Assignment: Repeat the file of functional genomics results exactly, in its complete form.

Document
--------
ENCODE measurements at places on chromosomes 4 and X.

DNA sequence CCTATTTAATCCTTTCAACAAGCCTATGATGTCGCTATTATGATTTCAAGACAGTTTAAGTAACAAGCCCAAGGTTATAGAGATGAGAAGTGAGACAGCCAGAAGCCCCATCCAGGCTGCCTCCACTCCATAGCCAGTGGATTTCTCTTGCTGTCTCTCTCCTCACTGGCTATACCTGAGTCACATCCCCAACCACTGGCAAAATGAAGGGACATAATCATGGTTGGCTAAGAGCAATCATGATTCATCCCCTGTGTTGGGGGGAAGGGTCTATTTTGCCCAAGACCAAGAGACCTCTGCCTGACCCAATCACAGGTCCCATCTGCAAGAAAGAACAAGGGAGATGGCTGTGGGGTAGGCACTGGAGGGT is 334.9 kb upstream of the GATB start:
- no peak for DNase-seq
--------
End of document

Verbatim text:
ENCODE measurements at places on chromosomes 4 and X.

DNA sequence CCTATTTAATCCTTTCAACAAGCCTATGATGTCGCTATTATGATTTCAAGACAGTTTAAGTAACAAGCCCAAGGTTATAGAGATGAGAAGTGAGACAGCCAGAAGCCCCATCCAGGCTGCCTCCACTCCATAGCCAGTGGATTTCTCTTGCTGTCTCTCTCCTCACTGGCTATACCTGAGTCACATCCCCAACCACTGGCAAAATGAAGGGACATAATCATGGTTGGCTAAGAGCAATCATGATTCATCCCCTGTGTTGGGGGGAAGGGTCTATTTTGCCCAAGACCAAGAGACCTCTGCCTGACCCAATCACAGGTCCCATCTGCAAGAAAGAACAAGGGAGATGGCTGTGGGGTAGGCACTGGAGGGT is 334.9 kb upstream of the GATB start:
- no peak for DNase-seq